Patient Involvement in the Plan of Care/Adherence


Patient Involvement in the Plan of Care/Adherence

In the US, there has been extensive interest on the effect of nurse shortage in discovering early signs of complication in patients. There has also been concern on how nurse shortage affects patients care and safety. In the article by Buerhaus et al, (2007) the author justifies how the issue of insufficient nurses affects the safety of patients and how it hinders early detection of complication in patients using results from three surveys. The authors wrap up by stating that the issue of nurse shortage might not be solved in the near future. However, through teamwork and interdisciplinary education, healthcare providers and the executives can enhance safe environment to ensure the provision of quality healthcare of patients to alleviate the harmful effects (Buerhaus et. al., 2007).

The conclusion has been supported by statistical evidence. The discussion on findings (in exhibit 4) indicates that 91% of registered nurses, 84% of physicians, 83% chief nursing officers and 79% chief executive officers believe nurses will leave for other jobs in the future.

The total sample size involved 2461 respondents. Four hundred of the respondents were physicians, 1697 were registered nurses (RN), 222 were Chief Nursing Officers (CNO) and 142 were chief executive officers (CEO).

Samples were detected through random sampling method.

The authors generalized the statistics in relation to the national survey of CEO’s, CNO’s RN’s and physicians. Harris Initiative administered the surveys.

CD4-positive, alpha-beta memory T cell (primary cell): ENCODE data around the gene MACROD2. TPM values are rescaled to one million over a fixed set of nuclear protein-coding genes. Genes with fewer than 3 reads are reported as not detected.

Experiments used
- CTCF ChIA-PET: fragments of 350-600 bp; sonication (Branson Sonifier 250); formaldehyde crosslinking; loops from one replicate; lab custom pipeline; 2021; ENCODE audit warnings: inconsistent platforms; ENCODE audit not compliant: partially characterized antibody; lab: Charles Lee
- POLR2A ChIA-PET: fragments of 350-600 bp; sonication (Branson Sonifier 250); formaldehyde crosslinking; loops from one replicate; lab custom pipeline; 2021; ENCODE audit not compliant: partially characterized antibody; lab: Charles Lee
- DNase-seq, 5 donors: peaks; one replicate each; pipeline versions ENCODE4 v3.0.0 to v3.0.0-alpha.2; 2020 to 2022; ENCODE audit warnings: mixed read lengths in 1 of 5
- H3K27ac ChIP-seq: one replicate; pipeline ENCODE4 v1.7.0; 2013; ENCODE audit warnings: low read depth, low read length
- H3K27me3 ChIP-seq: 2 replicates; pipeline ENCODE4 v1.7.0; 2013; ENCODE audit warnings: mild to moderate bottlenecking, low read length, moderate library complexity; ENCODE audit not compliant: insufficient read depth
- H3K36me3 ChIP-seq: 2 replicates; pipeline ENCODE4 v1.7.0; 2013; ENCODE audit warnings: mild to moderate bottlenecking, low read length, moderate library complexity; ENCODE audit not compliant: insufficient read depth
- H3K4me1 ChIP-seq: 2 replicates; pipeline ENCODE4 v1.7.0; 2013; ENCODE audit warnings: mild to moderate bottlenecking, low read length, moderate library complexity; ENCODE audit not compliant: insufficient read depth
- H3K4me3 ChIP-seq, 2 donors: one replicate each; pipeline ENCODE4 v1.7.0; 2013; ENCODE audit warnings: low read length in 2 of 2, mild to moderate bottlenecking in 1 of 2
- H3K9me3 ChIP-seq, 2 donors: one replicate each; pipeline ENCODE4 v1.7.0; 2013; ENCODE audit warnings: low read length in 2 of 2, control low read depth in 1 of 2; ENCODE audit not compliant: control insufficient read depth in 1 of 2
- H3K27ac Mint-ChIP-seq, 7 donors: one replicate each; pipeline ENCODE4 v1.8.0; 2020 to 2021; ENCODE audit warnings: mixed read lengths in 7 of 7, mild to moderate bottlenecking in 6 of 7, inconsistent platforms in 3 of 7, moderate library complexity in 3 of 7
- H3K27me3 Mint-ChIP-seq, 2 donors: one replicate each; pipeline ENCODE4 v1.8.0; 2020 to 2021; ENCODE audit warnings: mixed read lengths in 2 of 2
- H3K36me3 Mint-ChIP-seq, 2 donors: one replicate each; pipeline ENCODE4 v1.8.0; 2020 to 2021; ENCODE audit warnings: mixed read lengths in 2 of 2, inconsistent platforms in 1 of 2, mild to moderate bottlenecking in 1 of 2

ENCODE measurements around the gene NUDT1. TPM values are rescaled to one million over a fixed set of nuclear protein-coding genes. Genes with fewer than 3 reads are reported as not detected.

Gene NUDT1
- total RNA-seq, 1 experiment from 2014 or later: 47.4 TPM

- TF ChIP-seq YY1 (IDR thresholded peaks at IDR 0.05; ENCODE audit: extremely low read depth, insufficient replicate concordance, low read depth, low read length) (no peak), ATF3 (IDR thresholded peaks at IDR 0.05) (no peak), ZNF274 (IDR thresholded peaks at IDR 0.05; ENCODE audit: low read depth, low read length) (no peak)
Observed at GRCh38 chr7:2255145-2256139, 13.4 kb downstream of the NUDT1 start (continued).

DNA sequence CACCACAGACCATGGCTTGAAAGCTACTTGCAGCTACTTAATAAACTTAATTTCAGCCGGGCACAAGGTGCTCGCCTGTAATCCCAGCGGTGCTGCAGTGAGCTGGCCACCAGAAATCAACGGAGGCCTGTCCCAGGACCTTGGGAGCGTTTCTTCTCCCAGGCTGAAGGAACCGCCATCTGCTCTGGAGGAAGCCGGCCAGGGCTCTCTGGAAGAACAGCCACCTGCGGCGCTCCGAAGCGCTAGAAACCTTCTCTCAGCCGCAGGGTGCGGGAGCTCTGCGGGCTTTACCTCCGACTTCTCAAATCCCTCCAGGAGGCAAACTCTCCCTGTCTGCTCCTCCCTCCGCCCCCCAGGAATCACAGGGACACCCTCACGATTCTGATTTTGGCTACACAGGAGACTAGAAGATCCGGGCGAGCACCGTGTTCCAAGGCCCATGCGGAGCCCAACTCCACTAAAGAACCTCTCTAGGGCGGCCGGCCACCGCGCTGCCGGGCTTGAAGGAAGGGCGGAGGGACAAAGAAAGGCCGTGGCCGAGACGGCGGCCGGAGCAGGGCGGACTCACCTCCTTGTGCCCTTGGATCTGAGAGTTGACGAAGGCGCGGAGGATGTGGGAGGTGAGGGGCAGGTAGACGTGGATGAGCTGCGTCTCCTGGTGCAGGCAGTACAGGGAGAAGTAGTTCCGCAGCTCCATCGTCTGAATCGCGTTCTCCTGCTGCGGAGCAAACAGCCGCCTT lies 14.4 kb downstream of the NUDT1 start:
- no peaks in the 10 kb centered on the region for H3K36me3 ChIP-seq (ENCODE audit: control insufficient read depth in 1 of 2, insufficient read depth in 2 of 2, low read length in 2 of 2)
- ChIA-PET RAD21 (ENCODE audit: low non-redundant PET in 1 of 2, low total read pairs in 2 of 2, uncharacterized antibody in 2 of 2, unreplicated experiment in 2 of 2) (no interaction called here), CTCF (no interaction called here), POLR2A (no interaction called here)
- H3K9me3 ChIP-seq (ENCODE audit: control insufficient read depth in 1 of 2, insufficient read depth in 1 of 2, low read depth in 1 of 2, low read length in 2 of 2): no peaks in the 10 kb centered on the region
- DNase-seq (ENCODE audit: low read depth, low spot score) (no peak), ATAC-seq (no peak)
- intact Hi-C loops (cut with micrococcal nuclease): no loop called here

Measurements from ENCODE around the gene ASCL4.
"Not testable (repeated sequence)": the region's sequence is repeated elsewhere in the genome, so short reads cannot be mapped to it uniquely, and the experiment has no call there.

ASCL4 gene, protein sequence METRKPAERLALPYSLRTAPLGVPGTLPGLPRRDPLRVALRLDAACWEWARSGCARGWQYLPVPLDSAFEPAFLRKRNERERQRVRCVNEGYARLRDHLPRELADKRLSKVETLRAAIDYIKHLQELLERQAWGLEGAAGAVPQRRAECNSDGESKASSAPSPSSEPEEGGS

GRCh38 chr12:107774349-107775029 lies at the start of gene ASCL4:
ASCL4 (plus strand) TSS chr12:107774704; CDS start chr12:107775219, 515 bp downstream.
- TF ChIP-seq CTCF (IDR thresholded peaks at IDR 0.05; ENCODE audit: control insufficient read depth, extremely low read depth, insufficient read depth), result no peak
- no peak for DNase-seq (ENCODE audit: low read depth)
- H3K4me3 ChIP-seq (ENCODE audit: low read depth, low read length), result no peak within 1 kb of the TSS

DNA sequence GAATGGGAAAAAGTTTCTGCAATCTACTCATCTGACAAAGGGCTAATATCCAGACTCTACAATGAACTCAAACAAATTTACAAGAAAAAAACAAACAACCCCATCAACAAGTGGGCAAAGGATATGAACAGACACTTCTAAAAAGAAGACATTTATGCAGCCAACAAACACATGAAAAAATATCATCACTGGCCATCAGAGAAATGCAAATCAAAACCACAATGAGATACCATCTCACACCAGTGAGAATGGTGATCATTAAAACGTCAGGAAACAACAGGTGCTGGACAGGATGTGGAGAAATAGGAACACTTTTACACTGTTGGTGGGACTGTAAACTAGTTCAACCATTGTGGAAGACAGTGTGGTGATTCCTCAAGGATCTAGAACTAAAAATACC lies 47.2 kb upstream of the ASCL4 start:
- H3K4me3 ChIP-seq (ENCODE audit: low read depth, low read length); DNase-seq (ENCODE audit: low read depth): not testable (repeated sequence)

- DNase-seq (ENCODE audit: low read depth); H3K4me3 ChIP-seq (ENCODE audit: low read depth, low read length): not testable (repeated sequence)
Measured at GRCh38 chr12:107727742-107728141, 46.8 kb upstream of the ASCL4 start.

The tern “patient safety/care” should have been clarified. This would be necessary in order to explain the outcome of divided opinion between the hospital executives, physicians and RN’s with regards to the issue at hand (Buerhaus et. al., 2007).

According to Buerhaus et al, (2007) the survey was 95% accurate with a statics precision of minus or plus 3% point in the RN survey, 9% points for CEO and CNO, and 6% points for physician survey. Eight hundred and forty physicians were emailed; twenty returned plain questionnaires and eighty four cases were proved eligible. Thus, it not clear what happened to the other three hundred and thirty six surveys.

The conclusion is well supported by statistics as the writers state that the precision was 95% accurate. The writers used surveys to support the claim that nurse shortage impacted patients care.


Buerhaus, P., et. al., (2007). Impact of nurse shortage in hospital patient care: The comparative perspectives. Health Affairs. 26(3). 853-862.

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